Live: Busta Rhymes and Ron Browz at B.B. King
Busta Rhymes and Ron Browz
B.B. King Blues Club
Star power does funny things to your eyes. Take last night's Busta Rhymes/Ron Browz show at B.B. King, for instance. I mistook Kool Herc for Grey's Anatomy's Dr. Richard Webber--an honest mistake considering that the four elements of hip-hop are: 1) beatboxing; 2) graffitti; and 3) hospital dramas--but it speaks to kind of night it was.
After a lively if traditional DJ set from DJ Self, Ron Browz took the stage to a medley of his hit productions ("I'll Whip Ya Head Boy," "Ether"). The Harlem producer made the interesting decision to sing without auto-tune. LeBron James doesn't show up to basketball games without his sneakers, so God knows why Browz left the pitch corrector in his foot locker uptown. After a tone-deaf rendition of "Jumping Out the Window," Browz brought out Juelz Santana, rocking a hat that gave him a decidedly Topol/Fiddler on the Roof look, to perform his verse on the smash "Pop Champagne." Santana went on to do an abbreviated version of "Mic Check," and upon seeing Browz's rather casually dressed male dancers Krumping to his classic, a look came across his face that screamed, "Man, I wish Ron Browz would have told me a couple of guys who look like T-Mobile salesmen were going to Krumping while I was onstage because I have a feeling the internet will collectively say, 'Pause,' tomorrow when this footage hits the web."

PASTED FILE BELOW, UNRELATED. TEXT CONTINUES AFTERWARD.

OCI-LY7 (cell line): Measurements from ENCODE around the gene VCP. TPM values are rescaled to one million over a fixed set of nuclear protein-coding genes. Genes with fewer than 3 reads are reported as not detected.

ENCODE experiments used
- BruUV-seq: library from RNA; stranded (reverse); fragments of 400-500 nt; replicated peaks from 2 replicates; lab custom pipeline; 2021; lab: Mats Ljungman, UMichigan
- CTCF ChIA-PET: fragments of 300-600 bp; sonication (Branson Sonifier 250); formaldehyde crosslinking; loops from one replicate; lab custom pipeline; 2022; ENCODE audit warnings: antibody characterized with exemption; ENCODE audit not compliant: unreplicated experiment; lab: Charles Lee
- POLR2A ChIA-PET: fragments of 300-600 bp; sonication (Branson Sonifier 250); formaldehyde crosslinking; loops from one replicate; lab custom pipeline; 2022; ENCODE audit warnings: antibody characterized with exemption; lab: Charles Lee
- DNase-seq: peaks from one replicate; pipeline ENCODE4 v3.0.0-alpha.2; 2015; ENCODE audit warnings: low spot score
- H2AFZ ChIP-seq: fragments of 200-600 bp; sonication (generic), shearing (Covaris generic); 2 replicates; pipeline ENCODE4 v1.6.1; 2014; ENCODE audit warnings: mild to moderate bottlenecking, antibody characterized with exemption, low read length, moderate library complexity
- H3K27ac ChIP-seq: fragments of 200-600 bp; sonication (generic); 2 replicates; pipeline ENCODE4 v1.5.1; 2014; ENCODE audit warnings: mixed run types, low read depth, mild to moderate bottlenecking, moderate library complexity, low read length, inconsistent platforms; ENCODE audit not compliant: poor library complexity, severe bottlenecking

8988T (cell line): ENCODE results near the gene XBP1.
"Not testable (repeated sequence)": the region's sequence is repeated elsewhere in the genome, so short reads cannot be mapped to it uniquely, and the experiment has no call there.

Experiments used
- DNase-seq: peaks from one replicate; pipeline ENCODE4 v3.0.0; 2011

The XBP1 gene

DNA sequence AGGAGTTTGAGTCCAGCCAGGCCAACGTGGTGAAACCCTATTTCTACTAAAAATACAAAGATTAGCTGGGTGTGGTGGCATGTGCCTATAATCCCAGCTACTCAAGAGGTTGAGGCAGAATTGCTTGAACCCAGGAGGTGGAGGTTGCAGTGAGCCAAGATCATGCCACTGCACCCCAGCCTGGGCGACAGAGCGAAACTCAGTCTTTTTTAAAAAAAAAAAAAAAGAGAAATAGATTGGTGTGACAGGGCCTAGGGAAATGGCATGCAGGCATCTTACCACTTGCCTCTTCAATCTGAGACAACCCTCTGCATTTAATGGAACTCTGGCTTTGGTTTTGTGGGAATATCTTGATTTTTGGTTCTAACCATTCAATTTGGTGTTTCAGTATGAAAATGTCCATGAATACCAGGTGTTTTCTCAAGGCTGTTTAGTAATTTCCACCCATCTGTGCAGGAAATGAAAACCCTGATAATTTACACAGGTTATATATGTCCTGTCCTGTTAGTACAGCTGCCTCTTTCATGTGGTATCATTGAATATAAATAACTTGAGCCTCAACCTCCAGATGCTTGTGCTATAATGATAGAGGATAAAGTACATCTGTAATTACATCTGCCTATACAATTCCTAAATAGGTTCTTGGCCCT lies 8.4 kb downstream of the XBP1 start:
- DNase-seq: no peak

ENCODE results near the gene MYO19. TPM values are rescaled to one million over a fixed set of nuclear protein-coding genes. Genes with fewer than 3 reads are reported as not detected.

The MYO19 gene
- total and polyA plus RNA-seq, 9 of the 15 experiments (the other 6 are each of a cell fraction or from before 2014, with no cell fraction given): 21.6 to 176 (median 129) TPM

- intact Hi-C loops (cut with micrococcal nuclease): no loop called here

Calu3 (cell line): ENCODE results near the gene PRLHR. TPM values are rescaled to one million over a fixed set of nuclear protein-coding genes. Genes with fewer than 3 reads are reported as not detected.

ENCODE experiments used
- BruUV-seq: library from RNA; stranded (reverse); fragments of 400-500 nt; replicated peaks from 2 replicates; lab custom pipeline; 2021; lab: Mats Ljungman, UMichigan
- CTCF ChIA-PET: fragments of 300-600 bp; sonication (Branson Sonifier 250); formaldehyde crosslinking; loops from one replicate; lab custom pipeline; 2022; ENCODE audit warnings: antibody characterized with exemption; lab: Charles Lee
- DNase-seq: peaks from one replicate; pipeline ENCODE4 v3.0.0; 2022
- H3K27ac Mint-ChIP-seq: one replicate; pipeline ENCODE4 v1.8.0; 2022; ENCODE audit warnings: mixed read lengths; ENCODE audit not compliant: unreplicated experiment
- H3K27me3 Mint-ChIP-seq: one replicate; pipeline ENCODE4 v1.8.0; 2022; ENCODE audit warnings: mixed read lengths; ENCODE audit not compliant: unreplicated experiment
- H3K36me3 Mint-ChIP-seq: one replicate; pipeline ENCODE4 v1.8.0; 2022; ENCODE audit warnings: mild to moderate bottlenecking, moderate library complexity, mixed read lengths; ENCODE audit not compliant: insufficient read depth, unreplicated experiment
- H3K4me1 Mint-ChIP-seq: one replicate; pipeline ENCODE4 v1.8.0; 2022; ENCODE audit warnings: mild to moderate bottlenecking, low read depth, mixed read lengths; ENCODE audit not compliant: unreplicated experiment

After an interminable wait, soundtracked to such classics as Jay-Z's "Brooklyn's Finest" and the perhaps unwise choice of the Biggie skit where the late Christopher Wallace receives a blowjob (R.I.P.), Busta Rhymes finally took the stage. The physicality that Busta brought to his early videos (before he started carbing up and re-making Mr. and Mrs. Smith) was in full effect as the former Leader of the New School came bounding out to "Tear Da Roof Off" wearing a Louis Vuitton suitcase with armholes cut into it.
Shit proceeded to get chemically unstable when Busta followed up his grand entrance by muttering "Horns," and Brownsville's greatest contribution to human endeavor, M.O.P., crashed the stage for a really cathartic version of "Ante Up," co-starring Busta as the Tazmanian Devil and the crowd as the closest thing B.B. King would see to a pit.
Perhaps exhausted by the realness or something, Busta needed to bring us all down by not only taking a stroll through his rather thin recent catalog of near-miss hits, a karaoke session featuring his favorite '70s slow-jams (Ghostface wants his gimmick back, dude), and a version of "Give It To Me" that went on longer than the second half of Lawrence of Arabia and featured Spliff Starr telling an anecdote about conceiving a son to the song.
Just when you thought it was safe to hear "Scenario" and "Put Ya Hands Where My Eyes Can See" and get the hell home for Grey's Anatomy, Busta brought out perpetually up-and-coming New Yorkers Maino, Uncle Murder and Red Café to perform some of their "hits" ("Hi Haters," "Paper Touching") and announce the formation of the supergroup absolutely nobody in the world was anticipating, the Conglomerate. (Membership in which can be attainted by, according to Busta, "showing up in each other's videos"--Uncle Murder makes videos?)
With the night on life support, Busta broke out the paddles and shocked us one last time, bringing out Beenie Man, who called X-ecutioners DJ Roc Raida a "bumbaclaat" and toasted "Girls Dem Sugar" over the "Put Ya Hands" instrumental. Decked out in a unbelievable white suit, and still in possession of his formidable talents after 16 years of recording, Beenie slithered and jumped around the stage, making us see stars one last time.--Chris Ryan